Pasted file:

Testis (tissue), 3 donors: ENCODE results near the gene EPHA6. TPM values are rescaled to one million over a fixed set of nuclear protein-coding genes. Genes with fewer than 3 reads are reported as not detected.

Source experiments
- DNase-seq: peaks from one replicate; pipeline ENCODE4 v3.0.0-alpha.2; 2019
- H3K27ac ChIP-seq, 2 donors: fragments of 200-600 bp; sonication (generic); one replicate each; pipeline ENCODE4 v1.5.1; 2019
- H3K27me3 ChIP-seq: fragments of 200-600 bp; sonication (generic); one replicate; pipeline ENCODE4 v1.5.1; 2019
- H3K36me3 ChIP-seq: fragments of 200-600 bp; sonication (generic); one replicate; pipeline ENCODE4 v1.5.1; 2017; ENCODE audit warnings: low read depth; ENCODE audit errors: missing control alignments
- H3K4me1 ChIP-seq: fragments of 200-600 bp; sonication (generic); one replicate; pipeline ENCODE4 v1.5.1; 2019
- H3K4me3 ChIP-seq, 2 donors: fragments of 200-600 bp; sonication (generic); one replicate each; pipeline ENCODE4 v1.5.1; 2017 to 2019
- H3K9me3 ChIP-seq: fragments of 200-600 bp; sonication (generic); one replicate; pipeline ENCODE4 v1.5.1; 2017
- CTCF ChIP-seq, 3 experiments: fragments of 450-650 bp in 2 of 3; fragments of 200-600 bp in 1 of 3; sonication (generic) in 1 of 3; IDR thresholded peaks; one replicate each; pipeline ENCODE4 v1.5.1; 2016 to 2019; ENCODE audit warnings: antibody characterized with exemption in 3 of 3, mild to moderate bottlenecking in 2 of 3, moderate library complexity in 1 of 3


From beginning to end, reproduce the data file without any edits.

Testis (tissue), 3 donors: ENCODE results near the gene EPHA6. TPM values are rescaled to one million over a fixed set of nuclear protein-coding genes. Genes with fewer than 3 reads are reported as not detected.

Source experiments
- DNase-seq: peaks from one replicate; pipeline ENCODE4 v3.0.0-alpha.2; 2019
- H3K27ac ChIP-seq, 2 donors: fragments of 200-600 bp; sonication (generic); one replicate each; pipeline ENCODE4 v1.5.1; 2019
- H3K27me3 ChIP-seq: fragments of 200-600 bp; sonication (generic); one replicate; pipeline ENCODE4 v1.5.1; 2019
- H3K36me3 ChIP-seq: fragments of 200-600 bp; sonication (generic); one replicate; pipeline ENCODE4 v1.5.1; 2017; ENCODE audit warnings: low read depth; ENCODE audit errors: missing control alignments
- H3K4me1 ChIP-seq: fragments of 200-600 bp; sonication (generic); one replicate; pipeline ENCODE4 v1.5.1; 2019
- H3K4me3 ChIP-seq, 2 donors: fragments of 200-600 bp; sonication (generic); one replicate each; pipeline ENCODE4 v1.5.1; 2017 to 2019
- H3K9me3 ChIP-seq: fragments of 200-600 bp; sonication (generic); one replicate; pipeline ENCODE4 v1.5.1; 2017
- CTCF ChIP-seq, 3 experiments: fragments of 450-650 bp in 2 of 3; fragments of 200-600 bp in 1 of 3; sonication (generic) in 1 of 3; IDR thresholded peaks; one replicate each; pipeline ENCODE4 v1.5.1; 2016 to 2019; ENCODE audit warnings: antibody characterized with exemption in 3 of 3, mild to moderate bottlenecking in 2 of 3, moderate library complexity in 1 of 3